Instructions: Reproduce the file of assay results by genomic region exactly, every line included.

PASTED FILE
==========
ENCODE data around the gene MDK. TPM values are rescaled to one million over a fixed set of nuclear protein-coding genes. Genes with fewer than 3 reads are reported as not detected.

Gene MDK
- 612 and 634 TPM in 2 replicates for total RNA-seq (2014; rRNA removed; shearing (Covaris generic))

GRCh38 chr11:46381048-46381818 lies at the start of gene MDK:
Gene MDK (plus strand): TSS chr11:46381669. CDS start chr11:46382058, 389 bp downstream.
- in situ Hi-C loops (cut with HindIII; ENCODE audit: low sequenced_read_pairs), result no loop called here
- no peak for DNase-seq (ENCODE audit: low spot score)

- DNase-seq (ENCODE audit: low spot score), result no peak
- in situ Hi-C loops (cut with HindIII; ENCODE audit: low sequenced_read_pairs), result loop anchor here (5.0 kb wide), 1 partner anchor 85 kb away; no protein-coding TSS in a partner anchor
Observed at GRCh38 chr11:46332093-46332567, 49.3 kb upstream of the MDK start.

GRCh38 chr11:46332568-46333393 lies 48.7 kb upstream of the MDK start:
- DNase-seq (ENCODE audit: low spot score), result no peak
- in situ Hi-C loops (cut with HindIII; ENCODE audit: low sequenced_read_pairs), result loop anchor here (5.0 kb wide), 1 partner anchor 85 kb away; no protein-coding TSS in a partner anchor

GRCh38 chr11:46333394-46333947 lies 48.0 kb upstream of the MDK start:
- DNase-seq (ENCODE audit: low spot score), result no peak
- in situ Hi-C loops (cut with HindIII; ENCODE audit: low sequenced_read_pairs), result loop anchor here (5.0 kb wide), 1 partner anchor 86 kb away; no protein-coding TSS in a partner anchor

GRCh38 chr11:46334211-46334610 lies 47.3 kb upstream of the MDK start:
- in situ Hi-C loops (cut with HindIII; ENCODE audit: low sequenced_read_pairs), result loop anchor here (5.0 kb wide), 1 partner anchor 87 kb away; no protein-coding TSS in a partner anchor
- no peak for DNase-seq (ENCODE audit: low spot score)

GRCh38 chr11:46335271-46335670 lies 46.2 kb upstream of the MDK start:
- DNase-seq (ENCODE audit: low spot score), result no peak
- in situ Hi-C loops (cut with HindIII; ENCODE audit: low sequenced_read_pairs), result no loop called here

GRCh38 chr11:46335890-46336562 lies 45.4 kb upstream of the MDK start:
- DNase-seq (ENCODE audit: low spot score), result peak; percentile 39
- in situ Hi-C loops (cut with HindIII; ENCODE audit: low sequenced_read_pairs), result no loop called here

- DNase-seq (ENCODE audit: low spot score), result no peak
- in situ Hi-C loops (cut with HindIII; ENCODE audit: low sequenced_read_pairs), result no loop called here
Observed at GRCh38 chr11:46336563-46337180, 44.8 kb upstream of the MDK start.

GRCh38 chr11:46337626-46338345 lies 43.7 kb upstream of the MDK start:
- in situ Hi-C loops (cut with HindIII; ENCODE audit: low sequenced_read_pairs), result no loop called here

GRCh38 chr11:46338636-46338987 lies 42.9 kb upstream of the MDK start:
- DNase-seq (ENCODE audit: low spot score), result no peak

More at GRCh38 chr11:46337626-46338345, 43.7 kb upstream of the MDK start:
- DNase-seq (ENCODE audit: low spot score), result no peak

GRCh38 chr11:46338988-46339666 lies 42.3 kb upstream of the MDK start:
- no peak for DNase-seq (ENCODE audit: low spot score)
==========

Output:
ENCODE data around the gene MDK. TPM values are rescaled to one million over a fixed set of nuclear protein-coding genes. Genes with fewer than 3 reads are reported as not detected.

Gene MDK
- 612 and 634 TPM in 2 replicates for total RNA-seq (2014; rRNA removed; shearing (Covaris generic))

GRCh38 chr11:46381048-46381818 lies at the start of gene MDK:
Gene MDK (plus strand): TSS chr11:46381669. CDS start chr11:46382058, 389 bp downstream.
- in situ Hi-C loops (cut with HindIII; ENCODE audit: low sequenced_read_pairs), result no loop called here
- no peak for DNase-seq (ENCODE audit: low spot score)

- DNase-seq (ENCODE audit: low spot score), result no peak
- in situ Hi-C loops (cut with HindIII; ENCODE audit: low sequenced_read_pairs), result loop anchor here (5.0 kb wide), 1 partner anchor 85 kb away; no protein-coding TSS in a partner anchor
Observed at GRCh38 chr11:46332093-46332567, 49.3 kb upstream of the MDK start.

GRCh38 chr11:46332568-46333393 lies 48.7 kb upstream of the MDK start:
- DNase-seq (ENCODE audit: low spot score), result no peak
- in situ Hi-C loops (cut with HindIII; ENCODE audit: low sequenced_read_pairs), result loop anchor here (5.0 kb wide), 1 partner anchor 85 kb away; no protein-coding TSS in a partner anchor

GRCh38 chr11:46333394-46333947 lies 48.0 kb upstream of the MDK start:
- DNase-seq (ENCODE audit: low spot score), result no peak
- in situ Hi-C loops (cut with HindIII; ENCODE audit: low sequenced_read_pairs), result loop anchor here (5.0 kb wide), 1 partner anchor 86 kb away; no protein-coding TSS in a partner anchor

GRCh38 chr11:46334211-46334610 lies 47.3 kb upstream of the MDK start:
- in situ Hi-C loops (cut with HindIII; ENCODE audit: low sequenced_read_pairs), result loop anchor here (5.0 kb wide), 1 partner anchor 87 kb away; no protein-coding TSS in a partner anchor
- no peak for DNase-seq (ENCODE audit: low spot score)

GRCh38 chr11:46335271-46335670 lies 46.2 kb upstream of the MDK start:
- DNase-seq (ENCODE audit: low spot score), result no peak
- in situ Hi-C loops (cut with HindIII; ENCODE audit: low sequenced_read_pairs), result no loop called here

GRCh38 chr11:46335890-46336562 lies 45.4 kb upstream of the MDK start:
- DNase-seq (ENCODE audit: low spot score), result peak; percentile 39
- in situ Hi-C loops (cut with HindIII; ENCODE audit: low sequenced_read_pairs), result no loop called here

- DNase-seq (ENCODE audit: low spot score), result no peak
- in situ Hi-C loops (cut with HindIII; ENCODE audit: low sequenced_read_pairs), result no loop called here
Observed at GRCh38 chr11:46336563-46337180, 44.8 kb upstream of the MDK start.

GRCh38 chr11:46337626-46338345 lies 43.7 kb upstream of the MDK start:
- in situ Hi-C loops (cut with HindIII; ENCODE audit: low sequenced_read_pairs), result no loop called here

GRCh38 chr11:46338636-46338987 lies 42.9 kb upstream of the MDK start:
- DNase-seq (ENCODE audit: low spot score), result no peak

More at GRCh38 chr11:46337626-46338345, 43.7 kb upstream of the MDK start:
- DNase-seq (ENCODE audit: low spot score), result no peak

GRCh38 chr11:46338988-46339666 lies 42.3 kb upstream of the MDK start:
- no peak for DNase-seq (ENCODE audit: low spot score)